A Candle More Than Something

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  • Topic: Wax, Luminous intensity, Candle
  • Pages : 6 (1829 words )
  • Download(s) : 89
  • Published : February 11, 2013
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A candle (C25H52) is a solid block of wax with an embedded wick, which is lit to provide light, and sometimes heat, and historically as a method of keeping time. Candles have appeared as a source of fine and ultrafine particles in indoor air (e.g. Hussein et al. 2006). Fine et al. (1999), found high Organic Carbon (OC) emissions connected to the extinction of the candle and high EC concentrations when the flame was burning unsteady.

In the mid 1800s there were two major developments in the candle wax industry, stearin wax and paraffin wax. Stearin wax was developed from stearic acid extracted from the fatty acids of animals. This type of candle wax became popular in Europe. Paraffin wax, which became popular in the United States, was developed as a result of removing the natural waxy substance formed during the process of refining petroleum, or crude oil. During the next 150 years many further developments of candle wax took place. These developments include synthetic candle waxes , chemically synthesized candle waxes, gel wax, vegetable based candle waxes, candle wax blends and custom candle wax formulas. The most popular type of candle wax used today is paraffin wax. The chemical composition of paraffin wax is commonly referred to as C25H52 (carbon and hydrogen). However, the actual number of carbon atoms can typically range form 22 to 27. Paraffin has been employed for the manufacture of candles since the 19th century. A mixture of hydrocarbons, it is now obtained almost exclusively from petroleum . the melting point of paraffin varies with the chain lengths of its constituents. Pure paraffins are colorless and transparent, and display a wide range of softening points. (http://candles.lovetoknow.com/What_Is_the_Chemical_Composition_of_Candle_Wax)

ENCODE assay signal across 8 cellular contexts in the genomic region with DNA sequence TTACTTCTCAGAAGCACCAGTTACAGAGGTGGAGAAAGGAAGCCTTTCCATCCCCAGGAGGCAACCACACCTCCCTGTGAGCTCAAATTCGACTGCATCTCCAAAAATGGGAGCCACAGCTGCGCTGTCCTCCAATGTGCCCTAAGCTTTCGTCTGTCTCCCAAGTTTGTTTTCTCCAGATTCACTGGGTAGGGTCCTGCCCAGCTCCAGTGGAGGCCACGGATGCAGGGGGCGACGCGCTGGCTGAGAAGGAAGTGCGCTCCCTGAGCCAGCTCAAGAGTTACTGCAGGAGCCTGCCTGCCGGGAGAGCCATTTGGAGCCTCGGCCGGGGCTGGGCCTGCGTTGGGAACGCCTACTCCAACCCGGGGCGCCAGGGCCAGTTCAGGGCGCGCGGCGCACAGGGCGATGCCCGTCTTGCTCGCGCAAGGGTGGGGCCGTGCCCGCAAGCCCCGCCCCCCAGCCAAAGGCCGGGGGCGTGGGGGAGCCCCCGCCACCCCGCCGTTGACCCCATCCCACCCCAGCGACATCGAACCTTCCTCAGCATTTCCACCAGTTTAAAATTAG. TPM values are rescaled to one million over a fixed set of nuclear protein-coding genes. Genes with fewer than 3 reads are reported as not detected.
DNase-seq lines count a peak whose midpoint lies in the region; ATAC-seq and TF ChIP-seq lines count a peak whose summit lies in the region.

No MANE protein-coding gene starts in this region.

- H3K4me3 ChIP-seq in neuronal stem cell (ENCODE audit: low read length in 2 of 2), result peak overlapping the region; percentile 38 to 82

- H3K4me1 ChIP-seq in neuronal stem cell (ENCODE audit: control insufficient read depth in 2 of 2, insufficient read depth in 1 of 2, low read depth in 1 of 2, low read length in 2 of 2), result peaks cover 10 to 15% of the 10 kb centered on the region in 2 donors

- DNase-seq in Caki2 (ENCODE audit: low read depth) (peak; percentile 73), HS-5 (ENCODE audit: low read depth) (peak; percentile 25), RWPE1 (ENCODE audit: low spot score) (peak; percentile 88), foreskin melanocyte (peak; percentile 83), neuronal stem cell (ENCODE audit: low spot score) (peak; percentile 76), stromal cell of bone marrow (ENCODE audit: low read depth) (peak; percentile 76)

Candles can also be made from beeswax, soy, other plant waxes, and tallow (a by-product of beef-fat rendering). Gel candles are made from a mixture of paraffin and plastic. A candle manufacturer is traditionally known as a chandler. Various devices have been invented to hold candles, from simple tabletop candle holders, to elaborate chandeliers. Before the invention of electric lighting candles and oil lamps were commonly used for illumination. In areas without electricity, they are still used routinely. Until the 20th century, candles were more common in northern Europe. In southern Europe and the Mediterranean, oil lamps predominated. In the developed world today, candles are used mainly for their aesthetic value and scent, particularly to set a soft, warm, or romantic ambiance, and for emergency lighting during electrical power failures. Scented candles are used in aromatherapy. They are also used for religious or ritual purposes. (http://scilifestyle.com/all-uses-of-candles.html)

For a candle to burn, a heat source, commonly a naked flame is used to light the candles wick which melts and vaporizes a small amount of fuel, the wax. Once vaporized, the fuel combines with oxygen in the atmosphere to form a flame. This flame provides sufficient heat to keep the candle burning via a self-sustaining chain of events: the heat of the flame melts the top of the mass of solid fuel, the liquefied fuel then moves upward through the wick via capillary action, and the liquefied fuel is then vaporized to burn within the candle's flame.

The burning of the fuel occurs in several distinct regions (as evidenced by the various colors that can be seen within the candle's flame). Within the blue regions, hydrogen is being separated from the fuel and burned to form water vapor. The brighter, yellow part of the flame is the remaining carbon being oxidized to form carbon dioxide.

As the mass of solid fuel is melted and consumed, the candle grows shorter. Portions of the wick that are not emitting vaporized fuel are consumed in the flame. The incineration of the wick limits the exposed length of the wick, thus maintaining a constant burning temperature and...
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